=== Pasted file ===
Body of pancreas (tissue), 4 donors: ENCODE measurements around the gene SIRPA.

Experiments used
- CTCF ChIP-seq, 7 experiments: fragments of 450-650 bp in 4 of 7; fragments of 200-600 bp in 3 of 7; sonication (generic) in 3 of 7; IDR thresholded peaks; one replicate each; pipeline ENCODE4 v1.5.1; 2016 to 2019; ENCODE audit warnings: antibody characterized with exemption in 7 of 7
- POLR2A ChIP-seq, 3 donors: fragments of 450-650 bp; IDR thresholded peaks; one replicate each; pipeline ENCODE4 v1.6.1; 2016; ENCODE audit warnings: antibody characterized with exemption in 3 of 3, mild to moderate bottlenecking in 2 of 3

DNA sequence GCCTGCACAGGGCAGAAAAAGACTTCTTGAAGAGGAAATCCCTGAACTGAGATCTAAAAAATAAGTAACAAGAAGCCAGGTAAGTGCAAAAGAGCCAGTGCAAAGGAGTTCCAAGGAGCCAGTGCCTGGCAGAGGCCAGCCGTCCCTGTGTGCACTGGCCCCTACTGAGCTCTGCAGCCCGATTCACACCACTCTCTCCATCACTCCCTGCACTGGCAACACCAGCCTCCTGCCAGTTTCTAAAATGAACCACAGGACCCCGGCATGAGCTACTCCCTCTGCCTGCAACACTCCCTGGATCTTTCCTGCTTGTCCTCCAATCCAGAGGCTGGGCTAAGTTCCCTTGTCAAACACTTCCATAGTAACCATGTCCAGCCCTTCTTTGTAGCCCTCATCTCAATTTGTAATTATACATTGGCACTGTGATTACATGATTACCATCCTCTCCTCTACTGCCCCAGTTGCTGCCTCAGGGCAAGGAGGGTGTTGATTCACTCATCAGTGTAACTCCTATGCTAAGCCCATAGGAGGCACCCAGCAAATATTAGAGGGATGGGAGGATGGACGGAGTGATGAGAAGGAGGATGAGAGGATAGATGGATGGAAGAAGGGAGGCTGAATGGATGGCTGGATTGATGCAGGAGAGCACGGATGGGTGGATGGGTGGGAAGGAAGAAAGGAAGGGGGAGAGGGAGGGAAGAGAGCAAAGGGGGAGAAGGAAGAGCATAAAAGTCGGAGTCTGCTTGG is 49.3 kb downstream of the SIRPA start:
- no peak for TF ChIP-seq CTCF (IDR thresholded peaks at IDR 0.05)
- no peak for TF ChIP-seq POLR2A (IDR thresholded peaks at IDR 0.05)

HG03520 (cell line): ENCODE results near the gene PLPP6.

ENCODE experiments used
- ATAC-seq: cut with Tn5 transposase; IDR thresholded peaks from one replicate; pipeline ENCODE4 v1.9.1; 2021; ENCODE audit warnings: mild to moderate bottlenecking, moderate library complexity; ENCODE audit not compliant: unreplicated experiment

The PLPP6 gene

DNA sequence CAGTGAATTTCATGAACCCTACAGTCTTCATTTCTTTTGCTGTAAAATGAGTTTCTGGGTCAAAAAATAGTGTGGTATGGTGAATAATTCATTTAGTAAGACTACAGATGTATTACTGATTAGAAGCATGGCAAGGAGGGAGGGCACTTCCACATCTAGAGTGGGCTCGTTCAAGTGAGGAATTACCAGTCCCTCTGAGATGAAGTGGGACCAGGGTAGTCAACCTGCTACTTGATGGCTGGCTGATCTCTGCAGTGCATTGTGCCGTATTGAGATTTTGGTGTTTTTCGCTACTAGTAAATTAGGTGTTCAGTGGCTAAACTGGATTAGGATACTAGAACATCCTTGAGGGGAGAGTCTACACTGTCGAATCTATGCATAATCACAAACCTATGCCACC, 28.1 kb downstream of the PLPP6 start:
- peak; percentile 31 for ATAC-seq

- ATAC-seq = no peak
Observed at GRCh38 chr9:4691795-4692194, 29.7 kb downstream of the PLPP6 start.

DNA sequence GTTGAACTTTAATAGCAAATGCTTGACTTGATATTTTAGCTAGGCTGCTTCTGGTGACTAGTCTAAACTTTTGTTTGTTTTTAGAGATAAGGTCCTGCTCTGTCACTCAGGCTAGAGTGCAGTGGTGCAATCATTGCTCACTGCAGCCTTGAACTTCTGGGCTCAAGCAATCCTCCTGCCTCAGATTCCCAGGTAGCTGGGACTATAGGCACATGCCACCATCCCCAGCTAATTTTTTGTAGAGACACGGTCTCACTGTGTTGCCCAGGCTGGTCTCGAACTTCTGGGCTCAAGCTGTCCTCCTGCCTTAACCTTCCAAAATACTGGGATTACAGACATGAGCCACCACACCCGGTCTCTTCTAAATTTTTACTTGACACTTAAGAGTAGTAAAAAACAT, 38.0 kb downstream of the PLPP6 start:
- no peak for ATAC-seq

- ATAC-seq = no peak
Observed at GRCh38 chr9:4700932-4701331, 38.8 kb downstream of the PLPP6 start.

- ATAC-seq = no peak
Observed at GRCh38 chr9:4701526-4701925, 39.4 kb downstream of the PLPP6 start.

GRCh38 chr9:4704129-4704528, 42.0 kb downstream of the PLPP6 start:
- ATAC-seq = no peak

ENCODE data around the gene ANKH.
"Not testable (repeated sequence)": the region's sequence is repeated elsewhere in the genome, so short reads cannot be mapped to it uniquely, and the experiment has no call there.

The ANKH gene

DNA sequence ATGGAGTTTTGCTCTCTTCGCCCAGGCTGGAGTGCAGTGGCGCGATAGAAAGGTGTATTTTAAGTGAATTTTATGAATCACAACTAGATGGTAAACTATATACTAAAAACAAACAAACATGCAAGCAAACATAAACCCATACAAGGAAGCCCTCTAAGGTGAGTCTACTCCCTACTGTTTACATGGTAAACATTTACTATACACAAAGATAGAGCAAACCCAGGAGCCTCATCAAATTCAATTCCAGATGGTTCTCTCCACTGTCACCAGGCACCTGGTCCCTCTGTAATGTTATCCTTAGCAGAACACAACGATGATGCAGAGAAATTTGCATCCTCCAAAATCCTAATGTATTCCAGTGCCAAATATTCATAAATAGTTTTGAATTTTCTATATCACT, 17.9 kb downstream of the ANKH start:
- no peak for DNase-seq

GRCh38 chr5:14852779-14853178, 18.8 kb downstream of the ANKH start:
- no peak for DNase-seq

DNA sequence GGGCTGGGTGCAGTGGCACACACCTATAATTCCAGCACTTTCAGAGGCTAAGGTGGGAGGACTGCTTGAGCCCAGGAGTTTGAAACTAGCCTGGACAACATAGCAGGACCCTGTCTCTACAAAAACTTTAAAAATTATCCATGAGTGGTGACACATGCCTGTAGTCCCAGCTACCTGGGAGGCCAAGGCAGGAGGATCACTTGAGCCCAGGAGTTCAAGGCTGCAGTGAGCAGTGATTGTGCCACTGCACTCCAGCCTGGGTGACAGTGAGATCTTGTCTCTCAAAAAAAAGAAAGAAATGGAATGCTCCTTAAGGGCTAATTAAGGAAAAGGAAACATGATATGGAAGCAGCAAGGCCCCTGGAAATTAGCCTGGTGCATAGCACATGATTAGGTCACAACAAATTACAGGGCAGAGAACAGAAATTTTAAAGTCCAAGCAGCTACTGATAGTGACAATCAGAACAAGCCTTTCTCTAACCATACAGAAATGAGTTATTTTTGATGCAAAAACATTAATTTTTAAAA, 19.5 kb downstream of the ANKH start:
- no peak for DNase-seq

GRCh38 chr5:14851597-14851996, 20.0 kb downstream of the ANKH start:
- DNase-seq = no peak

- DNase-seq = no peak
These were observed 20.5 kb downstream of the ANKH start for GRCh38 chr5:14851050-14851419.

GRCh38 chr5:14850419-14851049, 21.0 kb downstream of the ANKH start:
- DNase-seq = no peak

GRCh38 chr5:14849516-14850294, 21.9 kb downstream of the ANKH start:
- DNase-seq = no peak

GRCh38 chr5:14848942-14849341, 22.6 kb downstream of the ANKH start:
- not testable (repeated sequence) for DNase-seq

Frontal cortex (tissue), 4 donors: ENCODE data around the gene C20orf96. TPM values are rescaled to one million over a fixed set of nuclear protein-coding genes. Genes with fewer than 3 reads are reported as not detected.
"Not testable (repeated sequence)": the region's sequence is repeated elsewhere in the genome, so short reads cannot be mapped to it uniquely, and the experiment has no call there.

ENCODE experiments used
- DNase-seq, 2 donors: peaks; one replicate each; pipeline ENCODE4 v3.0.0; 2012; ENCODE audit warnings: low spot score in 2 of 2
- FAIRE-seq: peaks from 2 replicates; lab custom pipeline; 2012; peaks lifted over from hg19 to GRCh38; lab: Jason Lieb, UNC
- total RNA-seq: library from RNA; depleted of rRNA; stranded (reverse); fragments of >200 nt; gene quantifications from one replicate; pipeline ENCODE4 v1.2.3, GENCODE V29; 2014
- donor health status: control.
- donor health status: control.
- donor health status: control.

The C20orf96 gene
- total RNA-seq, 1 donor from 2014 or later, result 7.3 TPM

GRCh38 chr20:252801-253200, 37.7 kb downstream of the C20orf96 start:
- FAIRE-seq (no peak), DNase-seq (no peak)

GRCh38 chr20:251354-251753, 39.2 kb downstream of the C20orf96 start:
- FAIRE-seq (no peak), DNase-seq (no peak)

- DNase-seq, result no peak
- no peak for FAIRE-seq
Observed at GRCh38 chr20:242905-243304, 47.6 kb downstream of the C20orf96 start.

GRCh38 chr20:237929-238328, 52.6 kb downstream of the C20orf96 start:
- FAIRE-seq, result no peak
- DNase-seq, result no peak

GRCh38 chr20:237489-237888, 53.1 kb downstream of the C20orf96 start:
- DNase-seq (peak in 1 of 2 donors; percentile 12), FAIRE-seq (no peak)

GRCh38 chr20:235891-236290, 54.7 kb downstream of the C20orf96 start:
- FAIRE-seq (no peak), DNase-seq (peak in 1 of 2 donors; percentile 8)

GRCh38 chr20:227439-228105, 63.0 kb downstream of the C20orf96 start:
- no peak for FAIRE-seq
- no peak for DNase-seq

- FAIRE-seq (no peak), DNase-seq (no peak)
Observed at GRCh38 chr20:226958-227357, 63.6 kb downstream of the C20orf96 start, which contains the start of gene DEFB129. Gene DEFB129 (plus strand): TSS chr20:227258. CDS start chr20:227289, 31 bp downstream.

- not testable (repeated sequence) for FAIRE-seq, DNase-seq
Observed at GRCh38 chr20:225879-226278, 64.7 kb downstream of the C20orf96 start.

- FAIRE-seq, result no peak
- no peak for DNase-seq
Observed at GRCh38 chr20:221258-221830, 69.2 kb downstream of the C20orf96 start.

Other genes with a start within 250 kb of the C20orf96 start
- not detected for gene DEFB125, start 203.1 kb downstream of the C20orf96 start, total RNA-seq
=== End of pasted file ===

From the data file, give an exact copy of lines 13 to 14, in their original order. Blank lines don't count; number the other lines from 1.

- peak; percentile 31 for ATAC-seq

- ATAC-seq = no peak